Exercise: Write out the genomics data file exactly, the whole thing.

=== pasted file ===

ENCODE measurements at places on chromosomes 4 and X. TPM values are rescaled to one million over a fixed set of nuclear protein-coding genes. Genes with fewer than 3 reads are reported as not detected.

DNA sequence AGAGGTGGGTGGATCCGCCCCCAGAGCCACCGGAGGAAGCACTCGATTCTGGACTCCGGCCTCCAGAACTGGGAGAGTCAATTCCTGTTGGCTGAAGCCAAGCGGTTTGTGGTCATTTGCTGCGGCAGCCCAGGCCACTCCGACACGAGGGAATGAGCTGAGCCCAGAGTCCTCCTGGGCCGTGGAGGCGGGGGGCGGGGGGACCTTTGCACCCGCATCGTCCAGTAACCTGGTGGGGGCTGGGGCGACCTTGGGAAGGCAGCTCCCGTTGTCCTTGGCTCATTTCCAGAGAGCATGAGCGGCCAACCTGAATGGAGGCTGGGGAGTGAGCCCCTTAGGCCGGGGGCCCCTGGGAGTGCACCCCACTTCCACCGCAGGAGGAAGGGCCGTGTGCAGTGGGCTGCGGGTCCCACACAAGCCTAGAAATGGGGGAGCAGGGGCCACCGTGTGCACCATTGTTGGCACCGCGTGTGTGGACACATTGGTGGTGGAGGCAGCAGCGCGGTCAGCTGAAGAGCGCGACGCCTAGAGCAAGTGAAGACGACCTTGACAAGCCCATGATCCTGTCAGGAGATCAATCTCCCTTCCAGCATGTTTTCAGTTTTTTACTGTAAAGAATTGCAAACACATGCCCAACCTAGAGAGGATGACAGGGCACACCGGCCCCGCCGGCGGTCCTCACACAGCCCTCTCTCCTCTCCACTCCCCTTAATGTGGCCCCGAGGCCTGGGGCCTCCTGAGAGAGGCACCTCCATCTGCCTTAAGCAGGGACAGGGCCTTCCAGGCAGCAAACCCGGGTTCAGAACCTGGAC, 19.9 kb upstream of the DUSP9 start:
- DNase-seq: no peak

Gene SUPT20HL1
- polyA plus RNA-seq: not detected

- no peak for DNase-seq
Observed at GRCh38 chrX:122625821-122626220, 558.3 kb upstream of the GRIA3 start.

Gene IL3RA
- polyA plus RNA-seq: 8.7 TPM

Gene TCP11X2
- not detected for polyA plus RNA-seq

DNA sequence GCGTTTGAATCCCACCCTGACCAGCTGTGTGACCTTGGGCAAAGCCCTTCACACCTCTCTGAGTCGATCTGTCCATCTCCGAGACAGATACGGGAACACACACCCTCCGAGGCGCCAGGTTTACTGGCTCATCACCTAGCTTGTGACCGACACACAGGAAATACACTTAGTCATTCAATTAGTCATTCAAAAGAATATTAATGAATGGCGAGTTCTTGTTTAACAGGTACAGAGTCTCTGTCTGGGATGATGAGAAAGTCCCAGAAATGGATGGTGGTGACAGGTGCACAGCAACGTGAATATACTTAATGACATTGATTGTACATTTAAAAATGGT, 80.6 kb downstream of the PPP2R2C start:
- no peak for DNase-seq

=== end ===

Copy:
ENCODE measurements at places on chromosomes 4 and X. TPM values are rescaled to one million over a fixed set of nuclear protein-coding genes. Genes with fewer than 3 reads are reported as not detected.

DNA sequence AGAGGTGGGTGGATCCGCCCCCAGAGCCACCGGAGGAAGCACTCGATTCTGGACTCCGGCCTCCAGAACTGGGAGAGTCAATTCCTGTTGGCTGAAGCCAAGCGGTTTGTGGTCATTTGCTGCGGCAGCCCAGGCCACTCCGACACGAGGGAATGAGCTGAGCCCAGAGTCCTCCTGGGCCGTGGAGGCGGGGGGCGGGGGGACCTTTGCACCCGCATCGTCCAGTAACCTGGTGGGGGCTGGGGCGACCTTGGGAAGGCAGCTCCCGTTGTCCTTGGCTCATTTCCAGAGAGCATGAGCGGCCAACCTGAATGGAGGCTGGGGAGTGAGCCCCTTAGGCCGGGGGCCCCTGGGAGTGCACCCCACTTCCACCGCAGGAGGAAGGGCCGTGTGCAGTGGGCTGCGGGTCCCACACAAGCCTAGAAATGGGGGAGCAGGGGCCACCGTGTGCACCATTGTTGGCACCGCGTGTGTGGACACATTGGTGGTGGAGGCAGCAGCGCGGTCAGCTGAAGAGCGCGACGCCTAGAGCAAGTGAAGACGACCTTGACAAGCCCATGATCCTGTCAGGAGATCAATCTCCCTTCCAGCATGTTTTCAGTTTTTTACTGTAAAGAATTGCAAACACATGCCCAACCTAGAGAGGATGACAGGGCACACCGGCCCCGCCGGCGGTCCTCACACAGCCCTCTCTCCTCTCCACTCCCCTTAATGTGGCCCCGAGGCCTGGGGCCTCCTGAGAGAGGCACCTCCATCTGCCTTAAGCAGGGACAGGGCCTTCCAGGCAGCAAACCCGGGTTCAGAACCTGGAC, 19.9 kb upstream of the DUSP9 start:
- DNase-seq: no peak

Gene SUPT20HL1
- polyA plus RNA-seq: not detected

- no peak for DNase-seq
Observed at GRCh38 chrX:122625821-122626220, 558.3 kb upstream of the GRIA3 start.

Gene IL3RA
- polyA plus RNA-seq: 8.7 TPM

Gene TCP11X2
- not detected for polyA plus RNA-seq

DNA sequence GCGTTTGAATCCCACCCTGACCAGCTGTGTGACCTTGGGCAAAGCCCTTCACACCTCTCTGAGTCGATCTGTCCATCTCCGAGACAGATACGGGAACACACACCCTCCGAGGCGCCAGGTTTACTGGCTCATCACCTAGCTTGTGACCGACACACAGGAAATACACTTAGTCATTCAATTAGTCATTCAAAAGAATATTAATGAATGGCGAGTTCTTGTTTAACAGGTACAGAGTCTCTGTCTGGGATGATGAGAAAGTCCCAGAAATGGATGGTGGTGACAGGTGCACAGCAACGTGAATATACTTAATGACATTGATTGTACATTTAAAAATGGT, 80.6 kb downstream of the PPP2R2C start:
- no peak for DNase-seq